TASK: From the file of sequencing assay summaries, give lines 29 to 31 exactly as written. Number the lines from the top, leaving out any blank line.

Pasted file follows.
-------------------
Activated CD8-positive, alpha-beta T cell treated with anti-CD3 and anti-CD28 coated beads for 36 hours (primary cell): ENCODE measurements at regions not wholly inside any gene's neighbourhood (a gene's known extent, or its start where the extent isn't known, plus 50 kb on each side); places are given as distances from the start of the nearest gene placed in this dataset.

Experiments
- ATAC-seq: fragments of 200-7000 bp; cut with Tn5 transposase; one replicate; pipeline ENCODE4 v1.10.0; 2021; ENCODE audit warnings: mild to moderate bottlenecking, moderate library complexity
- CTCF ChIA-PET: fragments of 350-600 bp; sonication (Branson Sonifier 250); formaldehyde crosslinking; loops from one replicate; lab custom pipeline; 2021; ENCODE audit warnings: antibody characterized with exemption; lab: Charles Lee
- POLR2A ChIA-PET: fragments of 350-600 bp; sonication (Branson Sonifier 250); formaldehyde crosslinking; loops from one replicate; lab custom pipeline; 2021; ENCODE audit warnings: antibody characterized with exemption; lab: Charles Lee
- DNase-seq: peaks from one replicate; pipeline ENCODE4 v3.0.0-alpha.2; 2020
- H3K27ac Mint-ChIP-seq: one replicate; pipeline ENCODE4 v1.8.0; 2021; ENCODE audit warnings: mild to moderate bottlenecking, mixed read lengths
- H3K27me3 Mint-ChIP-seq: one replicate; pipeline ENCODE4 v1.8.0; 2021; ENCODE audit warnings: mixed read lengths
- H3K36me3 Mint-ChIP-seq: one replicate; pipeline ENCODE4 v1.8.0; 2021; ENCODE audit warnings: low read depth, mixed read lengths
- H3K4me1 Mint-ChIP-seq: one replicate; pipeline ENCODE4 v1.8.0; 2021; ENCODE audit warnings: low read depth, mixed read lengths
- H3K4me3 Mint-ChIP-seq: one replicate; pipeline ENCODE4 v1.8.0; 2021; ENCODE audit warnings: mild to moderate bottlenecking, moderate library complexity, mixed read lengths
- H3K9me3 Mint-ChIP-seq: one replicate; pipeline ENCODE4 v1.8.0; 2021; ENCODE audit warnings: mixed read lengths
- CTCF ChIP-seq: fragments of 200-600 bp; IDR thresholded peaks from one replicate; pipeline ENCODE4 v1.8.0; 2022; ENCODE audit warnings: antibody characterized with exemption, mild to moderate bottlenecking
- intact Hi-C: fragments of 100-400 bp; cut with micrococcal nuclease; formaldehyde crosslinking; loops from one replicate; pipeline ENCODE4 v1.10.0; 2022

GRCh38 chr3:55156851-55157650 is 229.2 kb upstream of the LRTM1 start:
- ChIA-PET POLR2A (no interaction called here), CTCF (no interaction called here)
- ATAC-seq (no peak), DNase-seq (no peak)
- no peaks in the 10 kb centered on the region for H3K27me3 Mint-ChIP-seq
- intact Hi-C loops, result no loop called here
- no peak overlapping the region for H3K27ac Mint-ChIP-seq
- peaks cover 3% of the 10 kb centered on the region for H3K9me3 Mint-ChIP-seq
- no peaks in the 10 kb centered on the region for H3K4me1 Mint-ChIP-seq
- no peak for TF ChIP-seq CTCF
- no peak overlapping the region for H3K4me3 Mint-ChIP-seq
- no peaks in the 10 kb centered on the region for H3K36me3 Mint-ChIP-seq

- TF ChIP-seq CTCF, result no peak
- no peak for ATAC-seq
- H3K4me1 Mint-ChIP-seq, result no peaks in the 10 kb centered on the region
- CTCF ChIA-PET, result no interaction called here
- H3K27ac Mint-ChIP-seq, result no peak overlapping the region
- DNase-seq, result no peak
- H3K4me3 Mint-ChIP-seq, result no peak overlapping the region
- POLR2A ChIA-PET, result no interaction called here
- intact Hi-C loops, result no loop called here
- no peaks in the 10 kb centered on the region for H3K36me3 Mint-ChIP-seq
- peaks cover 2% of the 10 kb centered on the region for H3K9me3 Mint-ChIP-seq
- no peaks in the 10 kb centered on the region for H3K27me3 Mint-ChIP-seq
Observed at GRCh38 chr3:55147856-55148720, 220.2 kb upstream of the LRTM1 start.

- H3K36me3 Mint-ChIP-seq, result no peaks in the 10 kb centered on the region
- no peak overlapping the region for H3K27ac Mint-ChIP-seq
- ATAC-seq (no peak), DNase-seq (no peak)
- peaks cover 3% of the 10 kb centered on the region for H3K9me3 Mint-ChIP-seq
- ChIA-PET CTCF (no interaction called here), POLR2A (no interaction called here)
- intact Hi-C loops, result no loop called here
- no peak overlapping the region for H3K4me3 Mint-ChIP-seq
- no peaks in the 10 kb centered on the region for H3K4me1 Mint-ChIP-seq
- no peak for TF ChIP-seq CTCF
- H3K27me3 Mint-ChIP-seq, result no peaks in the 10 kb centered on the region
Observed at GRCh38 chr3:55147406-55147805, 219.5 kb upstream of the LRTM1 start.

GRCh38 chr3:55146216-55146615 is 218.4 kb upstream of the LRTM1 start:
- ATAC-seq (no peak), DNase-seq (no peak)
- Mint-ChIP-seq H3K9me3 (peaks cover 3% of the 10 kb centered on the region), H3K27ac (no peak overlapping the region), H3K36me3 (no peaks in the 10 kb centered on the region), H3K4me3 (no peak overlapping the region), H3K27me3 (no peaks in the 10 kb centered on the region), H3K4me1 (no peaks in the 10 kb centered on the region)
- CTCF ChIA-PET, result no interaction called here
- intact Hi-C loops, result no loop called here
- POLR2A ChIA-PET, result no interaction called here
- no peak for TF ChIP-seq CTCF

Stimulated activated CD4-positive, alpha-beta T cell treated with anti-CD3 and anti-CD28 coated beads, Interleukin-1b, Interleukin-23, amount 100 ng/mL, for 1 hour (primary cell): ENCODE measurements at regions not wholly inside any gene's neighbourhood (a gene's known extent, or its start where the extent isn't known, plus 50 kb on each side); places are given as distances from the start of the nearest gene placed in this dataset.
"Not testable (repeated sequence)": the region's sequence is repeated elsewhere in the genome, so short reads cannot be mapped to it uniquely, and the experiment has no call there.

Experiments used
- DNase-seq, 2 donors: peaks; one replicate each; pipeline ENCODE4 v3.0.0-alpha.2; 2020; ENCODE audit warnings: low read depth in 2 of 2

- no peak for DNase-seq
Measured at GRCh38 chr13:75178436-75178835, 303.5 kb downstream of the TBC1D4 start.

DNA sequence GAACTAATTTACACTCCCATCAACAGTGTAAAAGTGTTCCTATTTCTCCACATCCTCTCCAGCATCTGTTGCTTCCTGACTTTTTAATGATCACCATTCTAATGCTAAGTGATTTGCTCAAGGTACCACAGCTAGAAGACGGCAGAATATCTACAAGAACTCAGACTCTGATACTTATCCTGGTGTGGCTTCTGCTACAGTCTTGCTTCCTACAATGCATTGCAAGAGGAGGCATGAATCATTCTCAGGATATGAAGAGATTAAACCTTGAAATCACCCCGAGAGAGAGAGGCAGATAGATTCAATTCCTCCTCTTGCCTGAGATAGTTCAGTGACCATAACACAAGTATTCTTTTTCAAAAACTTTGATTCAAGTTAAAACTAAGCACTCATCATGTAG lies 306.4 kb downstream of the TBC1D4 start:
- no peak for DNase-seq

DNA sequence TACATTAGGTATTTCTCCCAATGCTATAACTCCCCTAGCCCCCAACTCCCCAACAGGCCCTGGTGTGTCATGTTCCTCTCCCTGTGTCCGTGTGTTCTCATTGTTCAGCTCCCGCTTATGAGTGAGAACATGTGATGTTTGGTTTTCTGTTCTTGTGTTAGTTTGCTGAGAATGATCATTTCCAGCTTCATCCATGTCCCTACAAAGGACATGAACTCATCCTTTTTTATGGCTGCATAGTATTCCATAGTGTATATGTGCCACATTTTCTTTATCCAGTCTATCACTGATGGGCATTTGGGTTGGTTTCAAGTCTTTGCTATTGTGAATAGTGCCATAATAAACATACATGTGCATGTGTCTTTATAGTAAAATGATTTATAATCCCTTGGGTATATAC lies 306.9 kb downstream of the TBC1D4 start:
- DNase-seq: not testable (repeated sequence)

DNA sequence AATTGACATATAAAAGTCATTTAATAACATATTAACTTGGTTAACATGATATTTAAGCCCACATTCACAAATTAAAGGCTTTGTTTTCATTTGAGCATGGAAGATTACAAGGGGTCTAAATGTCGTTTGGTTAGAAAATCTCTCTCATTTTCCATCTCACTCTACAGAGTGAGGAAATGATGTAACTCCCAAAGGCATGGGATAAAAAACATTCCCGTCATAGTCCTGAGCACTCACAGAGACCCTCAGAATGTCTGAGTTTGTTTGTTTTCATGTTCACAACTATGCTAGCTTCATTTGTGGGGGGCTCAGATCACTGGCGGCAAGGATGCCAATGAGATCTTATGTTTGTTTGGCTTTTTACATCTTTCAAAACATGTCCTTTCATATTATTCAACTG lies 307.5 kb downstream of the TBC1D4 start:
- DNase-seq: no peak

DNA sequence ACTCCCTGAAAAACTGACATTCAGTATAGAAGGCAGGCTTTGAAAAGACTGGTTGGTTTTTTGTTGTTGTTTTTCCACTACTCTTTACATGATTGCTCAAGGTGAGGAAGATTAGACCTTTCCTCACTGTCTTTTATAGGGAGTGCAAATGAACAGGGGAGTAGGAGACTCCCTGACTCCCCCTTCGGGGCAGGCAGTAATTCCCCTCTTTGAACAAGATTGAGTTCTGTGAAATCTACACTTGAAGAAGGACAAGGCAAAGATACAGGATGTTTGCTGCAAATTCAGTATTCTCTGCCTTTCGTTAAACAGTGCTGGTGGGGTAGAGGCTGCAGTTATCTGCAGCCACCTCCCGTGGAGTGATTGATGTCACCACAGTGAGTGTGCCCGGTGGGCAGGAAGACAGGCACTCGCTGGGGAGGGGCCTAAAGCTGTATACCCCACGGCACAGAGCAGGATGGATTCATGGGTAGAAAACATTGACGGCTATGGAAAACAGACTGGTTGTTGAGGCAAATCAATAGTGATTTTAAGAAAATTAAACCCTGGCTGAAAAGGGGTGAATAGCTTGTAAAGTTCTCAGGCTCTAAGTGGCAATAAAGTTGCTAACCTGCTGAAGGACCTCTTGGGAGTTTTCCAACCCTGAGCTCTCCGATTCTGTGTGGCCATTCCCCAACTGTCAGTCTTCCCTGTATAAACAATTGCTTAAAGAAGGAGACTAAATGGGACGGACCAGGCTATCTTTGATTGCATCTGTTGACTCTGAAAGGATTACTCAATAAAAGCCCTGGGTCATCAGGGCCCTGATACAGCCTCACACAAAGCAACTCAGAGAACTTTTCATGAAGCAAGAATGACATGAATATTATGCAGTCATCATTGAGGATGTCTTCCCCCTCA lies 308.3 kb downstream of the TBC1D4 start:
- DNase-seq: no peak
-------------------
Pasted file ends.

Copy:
- CTCF ChIA-PET, result no interaction called here
- H3K27ac Mint-ChIP-seq, result no peak overlapping the region
- DNase-seq, result no peak